Gastroesophageal Reflux Disease In Children With Disabilities
(GERD—Child With Disabilities; Chronic Heartburn—Child With Disabilities; Reflux Esophagitis—Child With Disabilities; Gastro-oesophageal Reflux Disease—Child With Disabilities; GORD—Child With Disabilities; Reflux—Child With Disabilities)
Gastroesophageal reflux (GER) is the back up of acid or food from the stomach to the esophagus. The esophagus is the tube that connects the mouth and stomach. GER is common in infants. It may cause them to spit up. Most infants outgrow GER within 12 months.
GER that progresses to esophageal injury and other symptoms is called gastroesophageal reflux disease (GERD). The backed-up acid irritates the lining of the esophagus. It causes heartburn, a pain in the stomach and chest. GERD requires treatment to avoid complications.
GERD can occur at any age.
Gastroesophageal Reflux Disease
The lower esophageal sphincter (LES) is a muscular ring between the esophagus and the stomach. It relaxes to let food pass into the stomach then, closes shut to prevent it from backing up. With GERD, the ring doesn't close as tightly as it normally should. This causes acid reflux, a burning sensation that can be felt below the breastbone.
The following factors contribute to GERD:
- Problems with the nerves that control the LES
- Problems with LES muscle tone
- Impaired peristalsis—muscular contractions that propel food toward the stomach
- Abnormal pressure on the LES
- Increased relaxation of the LES
- Increased pressure within the abdomen
Factors that may increase your child’s chance of GERD include:
GERD may cause:
- Chronic heartburn—most common symptom
- Difficulty swallowing or choking with feedings
- Impaired breathing during sleep—sleep apnea
- Refusal to eat
- Increased mouth secretions
- Regurgitation or vomiting
- Bloody vomit
- Weight loss or poor weight gain
- Frequent aspiration pneumonia or respiratory problems
- Coughing or wheezing
- Arching back while feeding
- Irritability or restlessness while feeding
The doctor will ask about your child's symptoms and medical history. A physical exam will be done. Your child may need to see a pediatric gastroenterologist. This type of doctor focuses on diseases of the stomach and intestines.
Images may need to be taken of your child's stomach and esophagus. This can be done with:
Other tests may include:
- 24-hour pH monitoring—a probe is placed in the esophagus to keep track of the acid in the lower esophagus
- Short trial of medications—success or failure of medication may help your doctor understand the cause
There are 3 goals for treatment. The first is to prevent injury to the esophagus. The second is to make sure your child is eating enough. The third goal is to keep the backed up food and acid from getting into the lungs. This will require a team approach. Your child may work with the pediatrician, specialized doctors, and a variety of therapists.
Talk with the doctor about the best treatment plan for your child. Treatment options include:
It is important that your child is able to get the food needed for good health. GERD can make it difficult for your child to eat. Your doctor may recommend a feeding tube. This is a tube that is inserted through your child's nose and into the stomach. It will deliver the nutrients your child needs. The feeding tube will also decrease the risk of choking and ease the stress of feeding.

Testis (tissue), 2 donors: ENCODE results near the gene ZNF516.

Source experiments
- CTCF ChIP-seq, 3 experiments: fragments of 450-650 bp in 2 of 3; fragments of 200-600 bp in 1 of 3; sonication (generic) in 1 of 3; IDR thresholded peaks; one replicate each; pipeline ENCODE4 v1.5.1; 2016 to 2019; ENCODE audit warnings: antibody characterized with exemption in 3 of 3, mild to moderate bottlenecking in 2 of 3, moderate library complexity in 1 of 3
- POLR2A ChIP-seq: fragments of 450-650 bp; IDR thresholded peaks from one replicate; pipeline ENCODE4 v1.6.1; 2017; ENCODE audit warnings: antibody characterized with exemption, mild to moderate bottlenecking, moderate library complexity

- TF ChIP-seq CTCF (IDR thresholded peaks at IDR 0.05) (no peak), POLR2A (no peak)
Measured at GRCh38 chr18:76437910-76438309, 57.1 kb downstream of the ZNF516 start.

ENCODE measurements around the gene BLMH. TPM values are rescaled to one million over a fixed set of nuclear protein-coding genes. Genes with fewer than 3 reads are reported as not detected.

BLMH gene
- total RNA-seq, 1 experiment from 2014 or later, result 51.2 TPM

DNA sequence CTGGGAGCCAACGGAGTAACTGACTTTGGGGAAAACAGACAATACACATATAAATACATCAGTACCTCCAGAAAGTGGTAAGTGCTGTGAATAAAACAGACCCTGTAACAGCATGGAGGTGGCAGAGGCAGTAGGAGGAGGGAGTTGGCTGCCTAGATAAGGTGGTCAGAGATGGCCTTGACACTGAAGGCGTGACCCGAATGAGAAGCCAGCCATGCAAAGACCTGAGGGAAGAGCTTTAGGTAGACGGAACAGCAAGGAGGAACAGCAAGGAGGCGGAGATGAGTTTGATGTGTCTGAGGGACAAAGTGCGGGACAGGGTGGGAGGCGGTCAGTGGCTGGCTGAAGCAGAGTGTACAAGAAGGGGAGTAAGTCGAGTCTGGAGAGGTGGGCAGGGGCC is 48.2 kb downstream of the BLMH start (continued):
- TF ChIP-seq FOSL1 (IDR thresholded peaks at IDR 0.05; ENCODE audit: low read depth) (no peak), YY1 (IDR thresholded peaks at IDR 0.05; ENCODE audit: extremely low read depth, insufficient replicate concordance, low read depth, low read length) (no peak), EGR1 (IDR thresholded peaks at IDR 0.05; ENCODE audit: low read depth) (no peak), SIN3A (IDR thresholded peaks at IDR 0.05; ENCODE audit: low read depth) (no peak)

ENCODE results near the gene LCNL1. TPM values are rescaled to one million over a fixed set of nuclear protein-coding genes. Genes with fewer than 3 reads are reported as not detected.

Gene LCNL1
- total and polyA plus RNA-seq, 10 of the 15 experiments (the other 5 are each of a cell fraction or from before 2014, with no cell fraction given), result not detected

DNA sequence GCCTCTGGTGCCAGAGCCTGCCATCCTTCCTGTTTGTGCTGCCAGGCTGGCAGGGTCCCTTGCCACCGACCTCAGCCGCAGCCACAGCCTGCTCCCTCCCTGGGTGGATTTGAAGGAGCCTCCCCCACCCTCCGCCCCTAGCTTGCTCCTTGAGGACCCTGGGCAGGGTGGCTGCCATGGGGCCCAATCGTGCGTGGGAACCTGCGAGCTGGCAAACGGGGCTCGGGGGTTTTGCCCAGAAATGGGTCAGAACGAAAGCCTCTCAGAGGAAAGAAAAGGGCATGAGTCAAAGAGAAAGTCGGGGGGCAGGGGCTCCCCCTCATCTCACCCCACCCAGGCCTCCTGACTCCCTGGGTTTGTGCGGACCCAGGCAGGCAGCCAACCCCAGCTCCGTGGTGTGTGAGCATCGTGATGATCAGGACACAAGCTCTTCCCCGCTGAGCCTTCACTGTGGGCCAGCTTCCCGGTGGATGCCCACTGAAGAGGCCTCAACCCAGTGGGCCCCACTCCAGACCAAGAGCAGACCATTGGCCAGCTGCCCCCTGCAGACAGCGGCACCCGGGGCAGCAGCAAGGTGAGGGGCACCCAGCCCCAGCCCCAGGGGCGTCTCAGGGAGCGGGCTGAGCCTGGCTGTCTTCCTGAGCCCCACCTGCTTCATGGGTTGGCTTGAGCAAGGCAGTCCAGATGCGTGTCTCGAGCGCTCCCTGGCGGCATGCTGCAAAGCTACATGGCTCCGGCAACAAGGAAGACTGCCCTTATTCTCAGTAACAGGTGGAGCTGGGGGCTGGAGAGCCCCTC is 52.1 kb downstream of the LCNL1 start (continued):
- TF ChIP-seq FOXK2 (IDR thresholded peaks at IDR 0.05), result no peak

Most GERD in children can be relieved with lifestyle changes. Medication may be given if your child's GERD doesn't improve. Medications can help to decrease acid in the stomach and help the esophagus heal. Medication options may include:
- H-2 blockers
- Proton pump inhibitors
Many of these are over-the-counter medications that are available in liquid or powder form.
Surgery or endoscopy may be recommended with more severe cases.
The most common surgery is called fundoplication. During this procedure, a part of the stomach will be wrapped around the stomach valve. This makes the valve stronger. It should prevent stomach acid from backing up into the esophagus. This surgery is often done through small incisions in the skin.
There are no current guidelines to prevent GERD.
GI Kids—North American Society for Pediatric Gastroenterology, Hepatology, and Nutrition
National Institute of Diabetes and Digestive and Kidney Diseases
Canadian Digestive Health Foundation
About Kids Health—The Hospital for Sick Children
Gastroesophageal reflux (GER) and gastroesophageal reflux disease (GERD) in children and adolescents. National Institute of Diabetes and Digestive and Kidney Diseases website. Available at: http://www.niddk.nih.gov/health-information/health-topics/digestive-diseases/ger-and-gerd-in-children-and-adolescents/Pages/facts.aspx. Updated August 2006. Accessed May 10, 2013.
Gastroesophageal reflux disease in infants. EBSCO DynaMed website. Available at: http://www.ebscohost.com/dynamed. Updated June 22, 2012. Accessed May 10, 2013.
Pediatric GE reflux clinical practice guidelines. J Pediatr Gastroenterol Nutr. 2001;32:S1-S31.
Last reviewed January 2015 by Kari Kassir, MD
Please be aware that this information is provided to supplement the care provided by your physician. It is neither intended nor implied to be a substitute for professional medical advice. CALL YOUR HEALTHCARE PROVIDER IMMEDIATELY IF YOU THINK YOU MAY HAVE A MEDICAL EMERGENCY. Always seek the advice of your physician or other qualified health provider prior to starting any new treatment or with any questions you may have regarding a medical condition.